From Sanjaya Baru to Natwar Singh: Why Manmohan didn't defend Sonia

Towards the end of his decade-long term as the country's Prime Minister, Manmohan Singh cut a sorry picture, even to his greatest admirers. You'd think that in contrast to the aggressive political rhetoric India favours,  Singh's calm and dignified silence would be read as resilience. But, no.

The Time magazine put the former Prime Minister's face on its cover with the words 'The Underachiever' splashed across it in bold font. Closer home, Sanjaya Baru, who served as Singh's media adviser from 2004-2008, wrote a book titled 'The Accidental Prime Minister'. To add insult to injury, when the country was expecting that the dust to settle on Singh's alleged failures, former Congressman Natwar Singh dropped another bomb about Singh. And Natwar spoke in the language more familiar to India's political class - he called the former PM a 'ghatiya insaan'.

Most allegations against Singh have stemmed from one common perception - that he is putty in the hands of the Gandhi family, he is the real 'chowkidaar' PM. Natwar Singh alleges that Manmohan Singh doesn't 'have a stiff spine'. And in Baru's book that was labelled 'explosive' by the media, he accuses Sonia Gandhi of gagging Singh repeatedly.

Manmohan Singh and Sonia Gandhi. AFP.

Manmohan Singh and Sonia Gandhi. AFP.

So when we heard of the former PM's daughter Daman Singh's book 'Strictly Personal: Manmohan and Gursharan', we expected a little more clarity on the Manmohan Singh-Sonia Gandhi relationship. Sadly, Daman's book and her interview with Sagarika Ghose published in The Times of India maintain the same steely silence that has always marked Manmohan's response to the Sonia Gandhi issue.

Daman Singh begins with telling Ghose that Manmohan Singh had casually told her in 2009 that the Congress won't win another term. Given that the Congress won convincingly in 2009, one would have expected Singh to be upbeat about the politics of his party. However, his pessimism, or should we say uncanny premonition, raises several questions about the internal churning within the Congress.

Though Daman doesn't elucidate the reasons for Manmohan Singh's statement, it is clear that the former PM may have had some hint of the 'son rising' exercise that the Congress was to soon undertake. Possibly, he saw its futility too.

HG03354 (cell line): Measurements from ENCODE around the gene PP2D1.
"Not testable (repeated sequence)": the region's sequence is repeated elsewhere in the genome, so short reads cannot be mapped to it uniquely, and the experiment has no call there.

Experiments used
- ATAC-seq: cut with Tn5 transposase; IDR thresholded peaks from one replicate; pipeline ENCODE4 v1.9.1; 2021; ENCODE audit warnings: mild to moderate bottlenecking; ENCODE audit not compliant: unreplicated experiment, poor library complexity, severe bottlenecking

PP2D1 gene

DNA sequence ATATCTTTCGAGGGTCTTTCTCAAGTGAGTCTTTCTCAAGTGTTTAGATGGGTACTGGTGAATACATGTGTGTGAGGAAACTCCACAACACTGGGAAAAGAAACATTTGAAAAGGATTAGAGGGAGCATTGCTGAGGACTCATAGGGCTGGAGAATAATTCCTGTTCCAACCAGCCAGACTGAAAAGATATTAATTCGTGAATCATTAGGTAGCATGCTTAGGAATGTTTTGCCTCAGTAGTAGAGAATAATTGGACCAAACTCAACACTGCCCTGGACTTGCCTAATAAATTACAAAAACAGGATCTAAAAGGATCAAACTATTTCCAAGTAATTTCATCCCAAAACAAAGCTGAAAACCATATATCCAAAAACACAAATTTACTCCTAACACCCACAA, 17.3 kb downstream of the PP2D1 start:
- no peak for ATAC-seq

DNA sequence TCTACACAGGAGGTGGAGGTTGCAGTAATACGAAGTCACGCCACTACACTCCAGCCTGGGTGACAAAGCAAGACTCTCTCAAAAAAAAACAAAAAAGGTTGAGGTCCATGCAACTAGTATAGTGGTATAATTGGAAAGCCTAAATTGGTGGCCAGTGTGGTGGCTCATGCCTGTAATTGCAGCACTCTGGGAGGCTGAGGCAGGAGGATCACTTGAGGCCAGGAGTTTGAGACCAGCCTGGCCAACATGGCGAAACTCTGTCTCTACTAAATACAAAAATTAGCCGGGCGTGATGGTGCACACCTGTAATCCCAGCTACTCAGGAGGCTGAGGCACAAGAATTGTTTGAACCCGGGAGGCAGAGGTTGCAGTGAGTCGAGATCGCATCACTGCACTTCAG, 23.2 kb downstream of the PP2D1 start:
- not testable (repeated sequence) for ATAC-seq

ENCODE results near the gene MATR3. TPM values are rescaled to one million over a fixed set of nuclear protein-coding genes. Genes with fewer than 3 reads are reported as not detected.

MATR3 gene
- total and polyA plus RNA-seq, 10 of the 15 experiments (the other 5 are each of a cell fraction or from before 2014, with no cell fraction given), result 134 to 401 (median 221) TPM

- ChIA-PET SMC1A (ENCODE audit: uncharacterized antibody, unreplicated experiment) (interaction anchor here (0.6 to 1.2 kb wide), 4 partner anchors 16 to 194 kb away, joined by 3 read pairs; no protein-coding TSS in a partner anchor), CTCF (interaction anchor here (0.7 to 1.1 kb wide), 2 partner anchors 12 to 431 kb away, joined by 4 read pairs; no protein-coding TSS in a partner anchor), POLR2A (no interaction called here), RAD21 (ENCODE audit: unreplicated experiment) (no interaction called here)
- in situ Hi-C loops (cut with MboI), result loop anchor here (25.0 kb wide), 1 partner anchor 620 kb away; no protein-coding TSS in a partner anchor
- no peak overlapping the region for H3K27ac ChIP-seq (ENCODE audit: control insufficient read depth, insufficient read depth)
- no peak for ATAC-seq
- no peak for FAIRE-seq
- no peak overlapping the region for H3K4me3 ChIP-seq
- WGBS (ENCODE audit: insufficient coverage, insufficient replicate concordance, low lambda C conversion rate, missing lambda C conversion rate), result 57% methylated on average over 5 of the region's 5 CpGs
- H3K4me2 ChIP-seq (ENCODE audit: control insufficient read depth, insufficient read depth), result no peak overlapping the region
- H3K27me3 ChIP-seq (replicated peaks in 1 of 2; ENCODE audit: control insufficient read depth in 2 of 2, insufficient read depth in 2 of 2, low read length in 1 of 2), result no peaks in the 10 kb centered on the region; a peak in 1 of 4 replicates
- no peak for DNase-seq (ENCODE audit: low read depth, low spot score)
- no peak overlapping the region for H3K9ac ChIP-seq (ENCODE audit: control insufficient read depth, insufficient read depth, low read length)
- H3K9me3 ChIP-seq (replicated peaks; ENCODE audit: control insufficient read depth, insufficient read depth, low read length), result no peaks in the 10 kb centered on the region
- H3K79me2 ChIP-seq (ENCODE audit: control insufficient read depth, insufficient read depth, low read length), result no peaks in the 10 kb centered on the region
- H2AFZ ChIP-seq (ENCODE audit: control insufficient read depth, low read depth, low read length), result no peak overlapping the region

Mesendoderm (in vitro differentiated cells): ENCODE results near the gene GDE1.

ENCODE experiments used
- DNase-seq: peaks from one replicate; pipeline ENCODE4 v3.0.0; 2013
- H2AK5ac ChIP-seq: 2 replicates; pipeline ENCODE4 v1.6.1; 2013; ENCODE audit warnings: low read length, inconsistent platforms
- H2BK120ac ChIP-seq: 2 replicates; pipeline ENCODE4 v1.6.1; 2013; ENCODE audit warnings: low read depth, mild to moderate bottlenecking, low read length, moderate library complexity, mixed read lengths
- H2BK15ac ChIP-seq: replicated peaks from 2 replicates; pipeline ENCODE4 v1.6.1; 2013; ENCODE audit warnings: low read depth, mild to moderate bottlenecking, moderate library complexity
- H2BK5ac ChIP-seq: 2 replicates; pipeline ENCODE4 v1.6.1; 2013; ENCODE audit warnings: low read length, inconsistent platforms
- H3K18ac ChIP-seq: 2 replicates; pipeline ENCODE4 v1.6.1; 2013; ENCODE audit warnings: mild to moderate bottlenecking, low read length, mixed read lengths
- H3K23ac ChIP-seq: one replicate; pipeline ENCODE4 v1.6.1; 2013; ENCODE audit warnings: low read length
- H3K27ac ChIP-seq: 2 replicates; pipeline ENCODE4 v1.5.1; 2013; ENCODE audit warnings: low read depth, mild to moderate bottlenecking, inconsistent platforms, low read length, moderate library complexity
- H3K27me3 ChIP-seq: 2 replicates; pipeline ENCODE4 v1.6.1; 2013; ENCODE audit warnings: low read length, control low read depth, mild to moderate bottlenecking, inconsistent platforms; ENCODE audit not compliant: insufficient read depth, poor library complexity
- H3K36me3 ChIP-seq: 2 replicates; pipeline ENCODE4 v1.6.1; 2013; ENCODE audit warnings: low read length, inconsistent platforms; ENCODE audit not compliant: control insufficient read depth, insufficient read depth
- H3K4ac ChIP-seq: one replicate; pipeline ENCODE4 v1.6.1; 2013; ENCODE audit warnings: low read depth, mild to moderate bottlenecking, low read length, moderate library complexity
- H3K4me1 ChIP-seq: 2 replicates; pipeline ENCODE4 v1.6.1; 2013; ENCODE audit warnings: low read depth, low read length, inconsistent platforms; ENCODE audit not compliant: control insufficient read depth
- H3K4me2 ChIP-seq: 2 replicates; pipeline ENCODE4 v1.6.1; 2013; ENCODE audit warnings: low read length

Asked about his relationship with another former Congress PM, the late PV Narasimha Rao, Daman waxes eloquent about Rao's struggle against stiff resistance from within the Congress and how he gave Singh a free reign as the Finance Minister of the country, which led to the much-talked about liberalisation of the economy in 1991.

Daman says, " There was a lot of resistance to reforms from within the Congress party, he had to constantly explain to people what he was doing. The whole process was very difficult. Narasimha Rao had to steer the party through it."

It is interesting to note here that Sonia Gandhi is not known to have had the greatest relationship with Narasimha Rao. Gandhi's equation with Rao, the first Congress Prime Minister from outside of the 'family' has been described as 'frosty'. In fact, an article on Rediff.com notes how Rao was given the royal ignore by Gandhi after the end of his term as the Prime Minister. "In fact, despite being a former AICC president and a prime minister, Narasimha Rao was not just excluded from the Congress Working Commitee since the current heir to the Nehru dynasty took charge of the party in 1998, he was not even allowed to become one of the numerous 'special invitees', most of whom get selected for their cheerleader skills rather than any other contribution," the article notes.

Curiously though, in the interview, Daman Singh refuses to talk about Manmohan Singh's relationship with Sonia Gandhi.  She dismisses the question of Manmohan Singh's relationship with Sonia Gandhi by saying, "That came later... You'll have to ask him." It becomes clear that the Singhs don't want to talk about Sonia Gandhi. More interestingly, it also appears that they don't want to defend her. 

Every time allegations about him playing into the Gandhis' hands has surfaced, Manmohan has maintained a stony silence. Even when he countered the accusations, he did so by casting doubts on the motives of the accusers.

When Sanjay Baru's book was launched, it was the PMO that came out and declared that there was no truth in the former media advisor's claims. Back then, Upinder Singh, Manmohan's eldest daughter had come to the defence of her father, calling Baru's move highly 'unethical'. Again, while she condemned Baru, she didn't quite question Baru's claims.

Following Natwar's Singh's revelations too, Manmohan Singh has spoken up. He has said Natwar's claims are a 'marketing gimmick'. He has also pointed out that one shouldn't exploit 'private conversations' for capital gains. Once again, he has pointed out the ethical inappropriateness of Natwar's move, but doesn't counter the charge that Sonia Gandhi held the reins to the PMO.

Could it be that the former prime minister believes the Congress first family's interference has much to do with his failures as PM? His  steely silence on Sonia Gandhi, who he has collaborated with for several years now, points in that direction.